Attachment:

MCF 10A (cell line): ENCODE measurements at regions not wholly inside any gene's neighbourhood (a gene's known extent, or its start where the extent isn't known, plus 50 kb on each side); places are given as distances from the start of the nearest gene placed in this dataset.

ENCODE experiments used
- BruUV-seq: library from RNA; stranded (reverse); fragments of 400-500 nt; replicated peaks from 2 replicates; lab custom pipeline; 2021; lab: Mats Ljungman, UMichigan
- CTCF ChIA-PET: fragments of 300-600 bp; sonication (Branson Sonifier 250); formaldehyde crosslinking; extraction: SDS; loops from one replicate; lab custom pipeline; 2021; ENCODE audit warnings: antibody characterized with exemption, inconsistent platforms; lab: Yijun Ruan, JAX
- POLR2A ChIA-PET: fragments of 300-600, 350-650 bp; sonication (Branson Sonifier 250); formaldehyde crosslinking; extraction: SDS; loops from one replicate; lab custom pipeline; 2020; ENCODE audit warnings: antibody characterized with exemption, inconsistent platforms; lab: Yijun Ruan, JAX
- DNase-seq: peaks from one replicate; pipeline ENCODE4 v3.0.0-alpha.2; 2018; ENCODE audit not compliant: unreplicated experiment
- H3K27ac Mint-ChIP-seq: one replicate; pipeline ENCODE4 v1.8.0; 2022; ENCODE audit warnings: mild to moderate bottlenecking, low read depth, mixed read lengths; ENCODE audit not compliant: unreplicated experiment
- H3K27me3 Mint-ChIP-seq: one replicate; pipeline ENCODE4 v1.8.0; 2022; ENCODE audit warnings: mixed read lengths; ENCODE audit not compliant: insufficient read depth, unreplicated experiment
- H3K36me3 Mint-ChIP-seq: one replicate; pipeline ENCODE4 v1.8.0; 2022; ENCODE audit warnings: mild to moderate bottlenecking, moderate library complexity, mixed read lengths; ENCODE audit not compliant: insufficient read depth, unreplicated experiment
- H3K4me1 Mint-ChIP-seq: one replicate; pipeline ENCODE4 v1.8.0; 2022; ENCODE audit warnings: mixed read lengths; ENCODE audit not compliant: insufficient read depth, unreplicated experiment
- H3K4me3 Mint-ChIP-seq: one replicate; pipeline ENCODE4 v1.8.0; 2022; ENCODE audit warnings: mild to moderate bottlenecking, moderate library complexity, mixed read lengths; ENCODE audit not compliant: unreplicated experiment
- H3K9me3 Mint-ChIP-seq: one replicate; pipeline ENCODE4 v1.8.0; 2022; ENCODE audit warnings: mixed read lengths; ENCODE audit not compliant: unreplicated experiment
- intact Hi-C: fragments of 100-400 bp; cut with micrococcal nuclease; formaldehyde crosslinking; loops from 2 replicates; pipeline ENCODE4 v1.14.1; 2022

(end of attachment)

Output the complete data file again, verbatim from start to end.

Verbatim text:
MCF 10A (cell line): ENCODE measurements at regions not wholly inside any gene's neighbourhood (a gene's known extent, or its start where the extent isn't known, plus 50 kb on each side); places are given as distances from the start of the nearest gene placed in this dataset.

ENCODE experiments used
- BruUV-seq: library from RNA; stranded (reverse); fragments of 400-500 nt; replicated peaks from 2 replicates; lab custom pipeline; 2021; lab: Mats Ljungman, UMichigan
- CTCF ChIA-PET: fragments of 300-600 bp; sonication (Branson Sonifier 250); formaldehyde crosslinking; extraction: SDS; loops from one replicate; lab custom pipeline; 2021; ENCODE audit warnings: antibody characterized with exemption, inconsistent platforms; lab: Yijun Ruan, JAX
- POLR2A ChIA-PET: fragments of 300-600, 350-650 bp; sonication (Branson Sonifier 250); formaldehyde crosslinking; extraction: SDS; loops from one replicate; lab custom pipeline; 2020; ENCODE audit warnings: antibody characterized with exemption, inconsistent platforms; lab: Yijun Ruan, JAX
- DNase-seq: peaks from one replicate; pipeline ENCODE4 v3.0.0-alpha.2; 2018; ENCODE audit not compliant: unreplicated experiment
- H3K27ac Mint-ChIP-seq: one replicate; pipeline ENCODE4 v1.8.0; 2022; ENCODE audit warnings: mild to moderate bottlenecking, low read depth, mixed read lengths; ENCODE audit not compliant: unreplicated experiment
- H3K27me3 Mint-ChIP-seq: one replicate; pipeline ENCODE4 v1.8.0; 2022; ENCODE audit warnings: mixed read lengths; ENCODE audit not compliant: insufficient read depth, unreplicated experiment
- H3K36me3 Mint-ChIP-seq: one replicate; pipeline ENCODE4 v1.8.0; 2022; ENCODE audit warnings: mild to moderate bottlenecking, moderate library complexity, mixed read lengths; ENCODE audit not compliant: insufficient read depth, unreplicated experiment
- H3K4me1 Mint-ChIP-seq: one replicate; pipeline ENCODE4 v1.8.0; 2022; ENCODE audit warnings: mixed read lengths; ENCODE audit not compliant: insufficient read depth, unreplicated experiment
- H3K4me3 Mint-ChIP-seq: one replicate; pipeline ENCODE4 v1.8.0; 2022; ENCODE audit warnings: mild to moderate bottlenecking, moderate library complexity, mixed read lengths; ENCODE audit not compliant: unreplicated experiment
- H3K9me3 Mint-ChIP-seq: one replicate; pipeline ENCODE4 v1.8.0; 2022; ENCODE audit warnings: mixed read lengths; ENCODE audit not compliant: unreplicated experiment
- intact Hi-C: fragments of 100-400 bp; cut with micrococcal nuclease; formaldehyde crosslinking; loops from 2 replicates; pipeline ENCODE4 v1.14.1; 2022